Screen type6.2 inch LCD display
Total ports2 USB ports, 1 Lan port,
1 HDMI port, 1 AC adapter port
Playable dockedYes


  • Beautiful OLED screen
  • Improved dock with added LAN


  • Few benefits for those who play docked
  • Most expensive model

Based on the specs alone, the Nintendo Switch OLED is the best version of the Switch, but it has a substantially bigger price tag, for upgrades that won’t appeal to all users, so we didn’t feel we could give it the number one spot. Meanwhile, if you plan to play this at home on your TV exclusively, you’ll barely benefit from the improvements at all and will be better off with the standard version.

Nonetheless, if you prefer playing in handheld mode, the best way to do so is through the OLED Switch. The new screen makes your games look better than ever before, and there’s even an option in the game’s settings to adjust the console screen colors, making them as vivid as possible. If this ever looks too saturated to you, you can just set it to appear as normal – you might want to adjust the color settings on a case-by-case basis.

Unfortunately, the OLED screen and the new color settings don’t mean anything for TV play. Having said that, it does have a 64GB memory, which is double the size of the standard model, so that’s a feature that will appeal to docked and handheld gamers alike. Although, you should keep in mind that if you buy a micro SD card for Switch and expand the memory capacity on a standard model for less than the extra cost of an OLED.

Another of the benefits of the OLED is the new LAN port. If you’re planning on using your console for lots of online play, then you’re going to want to avoid connection troubles. With a LAN port you can use a wired internet connection in order to ensure that you have a smoother experience with online gaming.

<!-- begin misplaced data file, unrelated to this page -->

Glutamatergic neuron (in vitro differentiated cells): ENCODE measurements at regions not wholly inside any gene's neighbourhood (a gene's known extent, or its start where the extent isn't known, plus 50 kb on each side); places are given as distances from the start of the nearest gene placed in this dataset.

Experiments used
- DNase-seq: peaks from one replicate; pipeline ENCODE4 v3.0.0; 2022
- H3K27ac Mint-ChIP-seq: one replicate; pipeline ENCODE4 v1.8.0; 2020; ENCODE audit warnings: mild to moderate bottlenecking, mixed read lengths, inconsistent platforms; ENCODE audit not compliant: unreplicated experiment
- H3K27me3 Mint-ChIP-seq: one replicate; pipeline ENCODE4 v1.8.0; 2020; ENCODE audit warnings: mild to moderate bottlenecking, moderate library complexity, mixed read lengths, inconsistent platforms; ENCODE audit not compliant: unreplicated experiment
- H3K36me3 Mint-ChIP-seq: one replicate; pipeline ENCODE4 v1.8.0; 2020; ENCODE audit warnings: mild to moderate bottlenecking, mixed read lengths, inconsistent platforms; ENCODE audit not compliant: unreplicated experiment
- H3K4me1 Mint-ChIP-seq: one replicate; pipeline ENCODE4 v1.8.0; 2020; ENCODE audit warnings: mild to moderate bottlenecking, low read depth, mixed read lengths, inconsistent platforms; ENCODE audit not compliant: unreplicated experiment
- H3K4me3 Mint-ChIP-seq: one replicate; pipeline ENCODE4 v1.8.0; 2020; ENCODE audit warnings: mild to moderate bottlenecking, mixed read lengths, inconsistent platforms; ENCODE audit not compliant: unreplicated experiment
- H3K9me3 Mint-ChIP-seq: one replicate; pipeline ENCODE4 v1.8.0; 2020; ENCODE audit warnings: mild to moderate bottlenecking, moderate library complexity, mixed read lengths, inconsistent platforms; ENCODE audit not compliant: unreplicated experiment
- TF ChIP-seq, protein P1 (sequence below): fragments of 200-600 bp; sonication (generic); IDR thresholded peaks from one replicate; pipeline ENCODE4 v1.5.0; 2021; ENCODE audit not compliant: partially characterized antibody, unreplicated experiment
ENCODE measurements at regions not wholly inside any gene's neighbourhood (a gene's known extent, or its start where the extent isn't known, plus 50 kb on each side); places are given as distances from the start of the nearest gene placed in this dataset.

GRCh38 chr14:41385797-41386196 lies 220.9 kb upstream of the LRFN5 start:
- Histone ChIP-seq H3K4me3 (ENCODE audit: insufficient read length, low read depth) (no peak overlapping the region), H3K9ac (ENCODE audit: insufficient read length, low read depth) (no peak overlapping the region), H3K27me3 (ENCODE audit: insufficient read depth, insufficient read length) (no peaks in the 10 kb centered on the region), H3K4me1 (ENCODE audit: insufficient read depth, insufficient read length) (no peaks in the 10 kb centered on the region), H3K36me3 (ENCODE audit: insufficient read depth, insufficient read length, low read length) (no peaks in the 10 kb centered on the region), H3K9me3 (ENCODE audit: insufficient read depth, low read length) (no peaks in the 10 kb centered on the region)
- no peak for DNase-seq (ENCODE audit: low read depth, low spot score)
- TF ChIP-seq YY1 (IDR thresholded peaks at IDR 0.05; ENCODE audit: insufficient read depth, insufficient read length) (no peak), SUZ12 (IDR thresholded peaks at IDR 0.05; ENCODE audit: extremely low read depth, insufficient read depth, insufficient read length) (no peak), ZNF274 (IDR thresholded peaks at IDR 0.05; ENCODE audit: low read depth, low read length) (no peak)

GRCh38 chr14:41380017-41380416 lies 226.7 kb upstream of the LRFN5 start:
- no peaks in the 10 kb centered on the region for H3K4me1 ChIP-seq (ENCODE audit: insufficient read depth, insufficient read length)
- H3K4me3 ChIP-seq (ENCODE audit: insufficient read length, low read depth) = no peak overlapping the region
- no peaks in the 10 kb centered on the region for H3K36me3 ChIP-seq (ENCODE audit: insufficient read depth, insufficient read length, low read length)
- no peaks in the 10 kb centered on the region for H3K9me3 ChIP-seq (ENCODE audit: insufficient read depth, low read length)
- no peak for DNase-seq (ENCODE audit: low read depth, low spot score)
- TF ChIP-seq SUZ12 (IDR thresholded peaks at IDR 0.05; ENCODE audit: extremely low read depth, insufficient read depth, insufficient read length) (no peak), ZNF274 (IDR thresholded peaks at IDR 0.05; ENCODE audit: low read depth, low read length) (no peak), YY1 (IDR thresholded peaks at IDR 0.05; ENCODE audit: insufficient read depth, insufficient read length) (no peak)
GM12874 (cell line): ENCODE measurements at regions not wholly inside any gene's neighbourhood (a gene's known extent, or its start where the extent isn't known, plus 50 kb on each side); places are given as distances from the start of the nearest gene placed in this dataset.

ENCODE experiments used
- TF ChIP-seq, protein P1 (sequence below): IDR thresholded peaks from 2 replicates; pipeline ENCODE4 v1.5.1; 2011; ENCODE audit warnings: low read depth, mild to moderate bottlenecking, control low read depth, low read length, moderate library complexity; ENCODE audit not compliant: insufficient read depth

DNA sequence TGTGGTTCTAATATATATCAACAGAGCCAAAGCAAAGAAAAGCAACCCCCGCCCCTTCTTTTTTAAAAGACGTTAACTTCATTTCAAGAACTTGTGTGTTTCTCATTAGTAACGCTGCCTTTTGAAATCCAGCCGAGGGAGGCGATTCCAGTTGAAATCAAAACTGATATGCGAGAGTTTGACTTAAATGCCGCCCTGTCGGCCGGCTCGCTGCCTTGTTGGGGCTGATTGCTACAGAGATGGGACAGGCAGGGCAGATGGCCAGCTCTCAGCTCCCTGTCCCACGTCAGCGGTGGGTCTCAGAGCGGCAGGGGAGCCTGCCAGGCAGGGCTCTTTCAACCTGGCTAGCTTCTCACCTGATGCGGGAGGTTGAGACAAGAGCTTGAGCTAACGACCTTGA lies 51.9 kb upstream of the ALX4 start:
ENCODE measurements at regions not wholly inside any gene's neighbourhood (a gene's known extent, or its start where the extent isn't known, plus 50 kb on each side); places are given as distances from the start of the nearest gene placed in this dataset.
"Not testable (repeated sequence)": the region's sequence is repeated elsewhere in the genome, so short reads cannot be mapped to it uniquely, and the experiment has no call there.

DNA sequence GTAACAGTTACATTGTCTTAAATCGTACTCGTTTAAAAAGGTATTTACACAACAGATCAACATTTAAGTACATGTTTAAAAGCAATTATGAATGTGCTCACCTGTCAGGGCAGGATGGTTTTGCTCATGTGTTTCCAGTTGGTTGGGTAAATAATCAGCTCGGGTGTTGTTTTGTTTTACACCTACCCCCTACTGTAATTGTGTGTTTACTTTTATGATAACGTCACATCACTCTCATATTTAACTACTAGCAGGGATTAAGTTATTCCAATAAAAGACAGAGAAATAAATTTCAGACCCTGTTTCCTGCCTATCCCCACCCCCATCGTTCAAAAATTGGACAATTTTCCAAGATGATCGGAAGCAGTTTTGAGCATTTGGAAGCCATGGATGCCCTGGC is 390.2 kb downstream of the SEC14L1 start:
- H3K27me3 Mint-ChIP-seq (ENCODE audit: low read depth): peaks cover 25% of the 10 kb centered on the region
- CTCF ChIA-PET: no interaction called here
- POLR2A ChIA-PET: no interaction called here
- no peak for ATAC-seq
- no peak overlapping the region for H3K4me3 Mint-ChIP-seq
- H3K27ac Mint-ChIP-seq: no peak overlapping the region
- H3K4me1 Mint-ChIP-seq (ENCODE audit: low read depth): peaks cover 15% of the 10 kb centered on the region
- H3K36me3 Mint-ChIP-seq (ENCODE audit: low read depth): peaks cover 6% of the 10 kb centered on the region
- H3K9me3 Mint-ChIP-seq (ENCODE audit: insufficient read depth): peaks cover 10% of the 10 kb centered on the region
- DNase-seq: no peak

Last (and least) there are a few changes to the design of the dock. It’s a little more spacious than the earlier model, so it’s a bit easier to get cables plugged in and so forth. On a similar note, the OLED has an improved kick-stand, so you might also have a better experience when propping it up on a table to play with friends – and while this is a handy little thing, it is still essentially just a piece of plastic. Still, there’s no denying the enhanced visual quality of playing the OLED in handheld mode, and we’re sure that some handheld gamers are going to be better off going for this one.

Read our Nintendo Switch OLED review for a more detailed analysis.

How we chose the best Nintendo Switch

While we think that the standard Nintendo Switch is going to be the right choice for the largest number of players, we can also see that the OLED and Lite have unique benefits that make them the best for players under certain conditions. We hope we’ve adequately laid out the strengths and weaknesses of each model to help you understand which will be best for you.

If you’re shopping for a young person, read our guide on the best Switch games for kids, which will give you some idea of what they might like to play.